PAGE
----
Hong Kong Reports First Case Of COVID-19 Reinfection

Hong Kong Reports First Case Of COVID-19 Reinfection

A 33-year-old man from Hong Kong has tested positive for the novel coronavirus (SARS-COV-2) twice this year, making it the first case of COVID-19 reinfection in the world.

On Monday, the University of Hong Kong accepted a pre-print study for publication in the journal Clinical Infectious Diseases, which found that the man’s second positive test for COVID-19 came four-and-a-half months (142 days) after the first.

As reported by AP News and Reuters, the man showed symptoms including a cough, sore throat, fever and headache for three days in his first episode, after testing positive on March 26. However, the study says that when he tested positive the second time he had no symptoms after returning from his travels to Spain via the United Kingdom and being screened at the airport.

“The patient got re-infected 4.5 months after the first infection. Therefore, it shows that for this patient, the immunity induced by the first infection is short lasting,” Dr. Kelvin Kai-Wang To of the University of Hong Kong told CNN.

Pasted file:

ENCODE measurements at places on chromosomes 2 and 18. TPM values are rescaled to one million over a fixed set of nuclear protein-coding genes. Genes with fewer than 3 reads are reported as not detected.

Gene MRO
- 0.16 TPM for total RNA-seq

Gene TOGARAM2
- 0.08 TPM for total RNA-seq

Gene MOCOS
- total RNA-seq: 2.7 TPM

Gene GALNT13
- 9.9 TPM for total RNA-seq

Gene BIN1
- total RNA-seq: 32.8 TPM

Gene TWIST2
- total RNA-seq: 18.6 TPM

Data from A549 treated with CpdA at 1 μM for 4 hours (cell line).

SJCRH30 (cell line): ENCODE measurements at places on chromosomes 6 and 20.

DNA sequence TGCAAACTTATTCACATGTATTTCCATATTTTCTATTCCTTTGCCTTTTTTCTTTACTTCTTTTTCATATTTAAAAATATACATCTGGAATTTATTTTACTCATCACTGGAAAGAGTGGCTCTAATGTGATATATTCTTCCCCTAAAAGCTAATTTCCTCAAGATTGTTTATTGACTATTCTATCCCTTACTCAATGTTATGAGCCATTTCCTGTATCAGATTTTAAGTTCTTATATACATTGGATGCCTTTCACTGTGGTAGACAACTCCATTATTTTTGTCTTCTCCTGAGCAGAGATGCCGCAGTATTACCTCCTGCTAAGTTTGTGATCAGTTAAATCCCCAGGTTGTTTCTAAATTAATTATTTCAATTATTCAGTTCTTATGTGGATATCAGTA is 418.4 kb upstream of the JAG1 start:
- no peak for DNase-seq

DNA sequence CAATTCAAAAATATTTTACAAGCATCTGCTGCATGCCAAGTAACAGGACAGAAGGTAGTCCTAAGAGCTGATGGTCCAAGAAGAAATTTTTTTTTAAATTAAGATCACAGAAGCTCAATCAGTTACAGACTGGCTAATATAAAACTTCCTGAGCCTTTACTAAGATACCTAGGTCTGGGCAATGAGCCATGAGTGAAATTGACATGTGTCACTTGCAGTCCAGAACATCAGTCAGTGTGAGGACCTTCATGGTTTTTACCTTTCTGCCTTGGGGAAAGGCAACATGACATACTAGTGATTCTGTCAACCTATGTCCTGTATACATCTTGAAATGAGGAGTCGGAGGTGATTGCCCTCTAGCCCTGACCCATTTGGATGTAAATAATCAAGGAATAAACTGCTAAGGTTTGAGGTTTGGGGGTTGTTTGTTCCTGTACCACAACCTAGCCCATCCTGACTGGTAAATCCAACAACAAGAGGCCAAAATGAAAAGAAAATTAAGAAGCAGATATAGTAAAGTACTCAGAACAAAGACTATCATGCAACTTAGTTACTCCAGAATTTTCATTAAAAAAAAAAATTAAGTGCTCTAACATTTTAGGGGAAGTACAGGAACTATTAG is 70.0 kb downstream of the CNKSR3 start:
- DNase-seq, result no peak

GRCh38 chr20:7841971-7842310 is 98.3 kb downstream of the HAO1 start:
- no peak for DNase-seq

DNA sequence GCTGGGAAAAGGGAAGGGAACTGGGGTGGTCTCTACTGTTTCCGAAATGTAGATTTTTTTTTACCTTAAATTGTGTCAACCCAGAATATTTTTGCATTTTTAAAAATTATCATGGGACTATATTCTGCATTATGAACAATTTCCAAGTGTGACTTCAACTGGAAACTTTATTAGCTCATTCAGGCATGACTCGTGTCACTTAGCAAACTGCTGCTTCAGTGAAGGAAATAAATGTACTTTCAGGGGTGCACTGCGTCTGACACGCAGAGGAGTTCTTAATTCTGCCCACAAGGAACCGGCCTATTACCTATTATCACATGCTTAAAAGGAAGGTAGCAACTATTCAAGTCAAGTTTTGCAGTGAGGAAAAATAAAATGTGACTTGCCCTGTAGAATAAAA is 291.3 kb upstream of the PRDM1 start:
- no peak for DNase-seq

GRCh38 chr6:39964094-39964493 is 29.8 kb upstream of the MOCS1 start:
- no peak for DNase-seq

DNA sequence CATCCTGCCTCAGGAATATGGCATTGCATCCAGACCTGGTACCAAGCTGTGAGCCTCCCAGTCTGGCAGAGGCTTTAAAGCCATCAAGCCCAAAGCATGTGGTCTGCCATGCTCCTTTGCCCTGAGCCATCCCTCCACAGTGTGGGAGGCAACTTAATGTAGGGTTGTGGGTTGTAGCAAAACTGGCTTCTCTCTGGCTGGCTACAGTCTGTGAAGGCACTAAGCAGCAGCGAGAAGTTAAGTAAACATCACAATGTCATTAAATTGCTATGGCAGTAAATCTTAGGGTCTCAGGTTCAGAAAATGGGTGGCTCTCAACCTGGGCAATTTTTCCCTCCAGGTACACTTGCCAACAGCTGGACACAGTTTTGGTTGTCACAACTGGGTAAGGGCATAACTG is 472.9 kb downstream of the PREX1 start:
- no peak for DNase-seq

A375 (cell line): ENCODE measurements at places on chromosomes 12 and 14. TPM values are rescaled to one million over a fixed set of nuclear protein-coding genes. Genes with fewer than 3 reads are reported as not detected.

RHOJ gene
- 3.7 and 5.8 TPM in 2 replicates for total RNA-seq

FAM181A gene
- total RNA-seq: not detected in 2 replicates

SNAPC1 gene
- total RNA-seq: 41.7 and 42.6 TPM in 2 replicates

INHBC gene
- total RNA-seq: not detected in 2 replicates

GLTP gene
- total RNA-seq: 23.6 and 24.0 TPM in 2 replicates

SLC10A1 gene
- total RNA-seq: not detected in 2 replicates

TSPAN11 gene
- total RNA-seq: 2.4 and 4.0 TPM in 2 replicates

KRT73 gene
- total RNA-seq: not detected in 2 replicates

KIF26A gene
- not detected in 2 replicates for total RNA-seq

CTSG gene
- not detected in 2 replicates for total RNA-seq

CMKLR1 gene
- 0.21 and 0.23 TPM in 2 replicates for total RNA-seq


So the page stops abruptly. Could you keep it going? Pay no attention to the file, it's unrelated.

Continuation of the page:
The University of Hong Kong study, which genetically analysed specimens from the patient for 10 days, confirms that COVID-19 is similar to other seasonal viruses, dispelling the myth of herd immunity, while also potentially setting vaccine developers back with the revelation that any potential vaccine will only be viable for a short window before the virus mutates.

“This case illustrates that re-infection can occur even just after a few months of recovery from the first infection. Our findings suggest that SARS-CoV-2 may persist in humans, as is the case for other common-cold associated human coronaviruses, even if patients have acquired immunity via natural infection or via vaccination,” the report states.

The paper also concluded that patients that have already contracted COVID-19 will need to continue practicing social distancing and should still be vaccinated once a vaccine becomes available to avoid reinfection.

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